IBM today announced that an IBM Cloud for Financial Services, built on the Red Hat OpenShift platform in collaboration with Bank of America, is now generally available.
Hillery Hunter, vice president and CTO for IBM Cloud, says this offering is the latest in what will become a series of cloud offerings aimed at vertical industries that operate in highly regulated environments. At the core of those offerings is a stack of microservices that all run on top of the instance of Kubernetes provided via the Red Hat OpenShift platform.
That approach will make it easier for organizations operating in highly regulated industries to become more agile using a stack of software that has already been vetted to address challenging security and compliance requirements, Hunter says. The platform defines more than 200 cloud-native services that can each be consumed via application programming interfaces (APIs).
Other core components include support for confidential computing capabilities that encrypt data while it is being processed and IBM Hyper Protect Services that enable IT teams to retain control over encryption keys for cloud services.
The platform’s security and compliance controls are defined by an IBM Cloud Framework for Financial Services that was developed with Bank of America and Promontory, a financial services regulatory compliance consulting firm. That framework is being maintained by the IBM Financial Services Cloud Council.
IBM and Bank of America first started building IBM Cloud for Financial Services platform in 2019. Since then, other financial services firms have contributed to the project, including BNP Paribas, Luminor Bank and Mitsubishi UFJ Financial Group (MUFG), Inc. In addition, more than 90 software vendors have pledged to support IBM Cloud for Financial Services, including, as of today, SAP.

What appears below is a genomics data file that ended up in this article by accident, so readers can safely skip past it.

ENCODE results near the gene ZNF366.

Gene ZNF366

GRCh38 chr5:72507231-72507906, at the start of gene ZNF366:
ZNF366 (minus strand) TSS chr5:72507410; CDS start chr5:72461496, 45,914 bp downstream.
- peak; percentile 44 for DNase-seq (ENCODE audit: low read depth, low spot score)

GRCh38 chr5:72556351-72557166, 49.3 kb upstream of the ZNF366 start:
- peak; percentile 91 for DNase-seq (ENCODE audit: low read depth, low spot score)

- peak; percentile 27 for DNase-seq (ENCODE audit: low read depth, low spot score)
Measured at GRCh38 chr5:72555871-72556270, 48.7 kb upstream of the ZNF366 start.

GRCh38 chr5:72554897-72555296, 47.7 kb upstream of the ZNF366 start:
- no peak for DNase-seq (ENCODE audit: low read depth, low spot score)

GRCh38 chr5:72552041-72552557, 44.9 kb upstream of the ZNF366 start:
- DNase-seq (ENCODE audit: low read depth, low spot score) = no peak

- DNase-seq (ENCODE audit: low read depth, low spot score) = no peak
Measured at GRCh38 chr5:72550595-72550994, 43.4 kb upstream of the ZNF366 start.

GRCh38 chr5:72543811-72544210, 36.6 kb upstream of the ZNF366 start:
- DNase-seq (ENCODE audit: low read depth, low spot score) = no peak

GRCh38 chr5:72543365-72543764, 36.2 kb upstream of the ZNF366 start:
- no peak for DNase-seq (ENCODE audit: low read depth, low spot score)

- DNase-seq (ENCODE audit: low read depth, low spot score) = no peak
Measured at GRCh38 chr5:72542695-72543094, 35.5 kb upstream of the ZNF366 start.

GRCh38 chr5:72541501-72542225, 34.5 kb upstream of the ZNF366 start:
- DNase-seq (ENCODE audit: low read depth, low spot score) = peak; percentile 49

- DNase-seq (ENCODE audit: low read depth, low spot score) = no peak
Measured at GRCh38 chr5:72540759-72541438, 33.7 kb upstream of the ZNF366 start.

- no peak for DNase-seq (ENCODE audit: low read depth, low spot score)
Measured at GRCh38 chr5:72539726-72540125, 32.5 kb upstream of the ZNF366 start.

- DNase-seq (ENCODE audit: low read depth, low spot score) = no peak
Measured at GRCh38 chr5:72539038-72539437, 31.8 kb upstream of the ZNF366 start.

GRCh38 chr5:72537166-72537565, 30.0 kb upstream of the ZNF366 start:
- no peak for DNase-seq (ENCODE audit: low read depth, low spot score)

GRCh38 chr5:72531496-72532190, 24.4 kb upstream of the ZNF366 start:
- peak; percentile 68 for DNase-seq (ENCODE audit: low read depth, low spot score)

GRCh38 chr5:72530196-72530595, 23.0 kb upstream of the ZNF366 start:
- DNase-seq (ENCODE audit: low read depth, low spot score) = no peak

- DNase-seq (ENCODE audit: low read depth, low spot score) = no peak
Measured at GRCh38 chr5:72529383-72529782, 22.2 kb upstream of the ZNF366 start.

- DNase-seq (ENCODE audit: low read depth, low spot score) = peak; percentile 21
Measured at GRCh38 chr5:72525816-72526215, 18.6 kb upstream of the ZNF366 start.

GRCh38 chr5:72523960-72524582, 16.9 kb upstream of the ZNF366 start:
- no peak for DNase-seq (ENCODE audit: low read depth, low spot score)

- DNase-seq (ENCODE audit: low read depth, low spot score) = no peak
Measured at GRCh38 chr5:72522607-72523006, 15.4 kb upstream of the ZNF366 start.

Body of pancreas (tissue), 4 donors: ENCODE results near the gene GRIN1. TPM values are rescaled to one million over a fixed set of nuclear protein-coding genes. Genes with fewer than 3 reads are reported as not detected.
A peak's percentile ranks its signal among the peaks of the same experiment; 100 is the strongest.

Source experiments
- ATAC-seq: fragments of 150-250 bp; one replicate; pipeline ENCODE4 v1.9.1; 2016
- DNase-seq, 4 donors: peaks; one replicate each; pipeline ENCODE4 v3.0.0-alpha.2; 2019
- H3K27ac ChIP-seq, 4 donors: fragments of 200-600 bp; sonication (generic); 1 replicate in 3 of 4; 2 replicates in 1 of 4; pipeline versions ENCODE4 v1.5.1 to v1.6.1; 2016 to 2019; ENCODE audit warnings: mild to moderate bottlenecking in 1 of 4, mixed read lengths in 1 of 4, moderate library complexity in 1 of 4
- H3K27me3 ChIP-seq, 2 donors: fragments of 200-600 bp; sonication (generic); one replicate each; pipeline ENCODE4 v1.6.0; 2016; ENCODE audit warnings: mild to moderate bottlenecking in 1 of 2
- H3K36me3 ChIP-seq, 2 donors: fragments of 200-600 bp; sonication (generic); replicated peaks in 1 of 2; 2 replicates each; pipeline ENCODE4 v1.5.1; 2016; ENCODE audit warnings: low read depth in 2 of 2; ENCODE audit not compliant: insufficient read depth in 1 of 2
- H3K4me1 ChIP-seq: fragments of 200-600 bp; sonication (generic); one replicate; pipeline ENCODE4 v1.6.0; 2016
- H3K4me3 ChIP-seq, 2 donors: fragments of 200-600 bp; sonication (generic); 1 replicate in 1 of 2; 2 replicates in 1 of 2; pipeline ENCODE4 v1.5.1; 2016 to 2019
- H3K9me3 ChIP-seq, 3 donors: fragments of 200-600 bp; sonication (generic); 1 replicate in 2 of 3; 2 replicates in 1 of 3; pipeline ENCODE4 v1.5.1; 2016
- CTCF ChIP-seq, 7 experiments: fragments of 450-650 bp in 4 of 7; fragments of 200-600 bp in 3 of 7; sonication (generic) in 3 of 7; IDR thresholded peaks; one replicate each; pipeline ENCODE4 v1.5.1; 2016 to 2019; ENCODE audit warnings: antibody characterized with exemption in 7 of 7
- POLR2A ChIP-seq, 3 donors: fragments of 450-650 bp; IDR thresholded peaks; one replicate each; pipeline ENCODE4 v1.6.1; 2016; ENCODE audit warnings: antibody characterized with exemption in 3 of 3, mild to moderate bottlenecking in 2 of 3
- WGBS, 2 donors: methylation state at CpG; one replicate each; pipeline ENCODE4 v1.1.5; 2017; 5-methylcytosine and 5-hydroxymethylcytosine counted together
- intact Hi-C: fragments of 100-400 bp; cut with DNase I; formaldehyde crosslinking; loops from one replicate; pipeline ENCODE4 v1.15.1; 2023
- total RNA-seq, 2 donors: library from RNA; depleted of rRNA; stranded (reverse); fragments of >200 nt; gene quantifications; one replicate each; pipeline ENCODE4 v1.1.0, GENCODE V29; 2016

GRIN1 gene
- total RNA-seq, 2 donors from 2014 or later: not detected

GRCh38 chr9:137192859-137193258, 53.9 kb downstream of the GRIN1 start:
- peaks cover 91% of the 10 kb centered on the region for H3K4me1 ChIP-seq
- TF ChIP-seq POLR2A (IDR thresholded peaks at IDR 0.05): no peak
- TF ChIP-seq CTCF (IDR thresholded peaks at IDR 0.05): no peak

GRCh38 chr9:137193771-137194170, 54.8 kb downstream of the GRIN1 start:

Hunter says that, rather than maintain their own stacks of software, organizations in regulatory industries will be relying more on frameworks developed in collaboration with IBM to achieve the level of agility required today to attract modern application developers. Organizations that are unable to make infrastructure resources readily available to those developers will find themselves increasingly falling behind rivals, Hunter notes.
IBM also envisions IBM Cloud for Financial Services will play a critical role in enabling organizations to embrace hybrid cloud computing. A complementary IBM Cloud Satellite service makes it possible to deploy workloads either on an edge computing platform or on another cloud platform in a way that can still be centrally managed, says Hunter.
It’s unclear to what degree platforms such as IBM Cloud for Financial Services will accelerate adoption of cloud-native applications. Vertical industries, in particular, tend to be very conservative when it comes to adopting emerging technology platforms. However, Hunter notes, financial services firms all face increased competition from smaller, more nimble financial technology (fintech) rivals. In the absence of adopting emerging technologies faster, many of the old guard financial institutions may find it hard to survive – much less thrive – in a new, cloud-native computing era.